"Sentencing … still a huge variation. There are still sheriffs who don't believe special bail conditions are appropriate. Best options will be in the domestic abuse court but will see areas where one particular sheriff doesn't believe in it at all. We are still seeing fines, at the start of the domestic abuse court we never saw fines, they were considered an inappropriate disposal." (local authority-based service)
4.105 A few interviewees referred to a low rate of convictions in their area and thought that this did not encourage women to come forward.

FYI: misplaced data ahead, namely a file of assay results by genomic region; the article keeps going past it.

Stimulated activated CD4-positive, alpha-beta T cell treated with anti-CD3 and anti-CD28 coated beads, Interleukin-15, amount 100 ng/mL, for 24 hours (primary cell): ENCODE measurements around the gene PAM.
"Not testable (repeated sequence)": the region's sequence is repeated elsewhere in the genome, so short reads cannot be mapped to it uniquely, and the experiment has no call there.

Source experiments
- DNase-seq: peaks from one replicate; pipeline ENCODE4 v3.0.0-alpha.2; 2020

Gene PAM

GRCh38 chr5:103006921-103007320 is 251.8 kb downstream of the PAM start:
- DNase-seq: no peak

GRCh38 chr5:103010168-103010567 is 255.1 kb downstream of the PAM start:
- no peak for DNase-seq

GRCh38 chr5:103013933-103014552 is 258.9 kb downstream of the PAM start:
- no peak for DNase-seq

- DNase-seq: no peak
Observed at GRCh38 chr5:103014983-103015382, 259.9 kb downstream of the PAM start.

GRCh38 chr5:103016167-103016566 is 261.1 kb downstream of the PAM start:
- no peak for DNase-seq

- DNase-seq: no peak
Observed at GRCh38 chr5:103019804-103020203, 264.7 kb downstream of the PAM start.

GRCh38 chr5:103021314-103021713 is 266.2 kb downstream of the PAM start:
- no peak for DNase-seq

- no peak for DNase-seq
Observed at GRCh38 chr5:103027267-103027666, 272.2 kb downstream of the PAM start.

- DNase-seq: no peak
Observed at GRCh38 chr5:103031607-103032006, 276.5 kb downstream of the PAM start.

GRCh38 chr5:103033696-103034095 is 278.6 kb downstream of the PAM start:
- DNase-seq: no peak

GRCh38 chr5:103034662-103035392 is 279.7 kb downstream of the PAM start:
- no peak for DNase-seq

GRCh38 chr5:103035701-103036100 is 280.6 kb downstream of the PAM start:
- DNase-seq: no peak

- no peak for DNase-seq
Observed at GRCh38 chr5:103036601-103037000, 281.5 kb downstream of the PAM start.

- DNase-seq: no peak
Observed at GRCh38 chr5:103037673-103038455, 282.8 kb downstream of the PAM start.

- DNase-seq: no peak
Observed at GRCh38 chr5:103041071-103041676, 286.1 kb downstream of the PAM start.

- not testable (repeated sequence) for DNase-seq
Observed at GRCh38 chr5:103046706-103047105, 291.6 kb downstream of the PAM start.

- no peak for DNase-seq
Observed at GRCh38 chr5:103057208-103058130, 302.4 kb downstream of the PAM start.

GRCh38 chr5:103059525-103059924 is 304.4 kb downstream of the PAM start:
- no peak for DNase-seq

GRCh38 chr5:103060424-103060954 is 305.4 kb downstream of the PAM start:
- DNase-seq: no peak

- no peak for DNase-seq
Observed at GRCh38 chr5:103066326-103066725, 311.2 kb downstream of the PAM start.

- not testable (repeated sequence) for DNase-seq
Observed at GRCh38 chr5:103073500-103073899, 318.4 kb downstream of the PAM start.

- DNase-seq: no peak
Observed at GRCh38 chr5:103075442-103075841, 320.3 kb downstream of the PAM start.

"If you are talking primarily about the justice system - it's the disposals, that's what doesn't fit. It's not a lack of willingness - some of the fiscals are absolutely brilliant and I absolutely have the highest regard for them, they want to do the best job they can. Where we continually get let down is the guy gets let out, there's an apparent insufficient evidence - which means she gave her statement, it goes forward but he is out the next day and she is thinking I will never report this again in my life. Where in the system is it falling down? Is it the fiscal thinking there's enough but the sheriff not? Is it the police thinking there isn't enough evidence? Or are the police reporting it and the fiscal not proceeding with it? In [this area], 51% of domestic abuse incidents lead to conviction - what is happening to the other 49%?" (local authority-based service)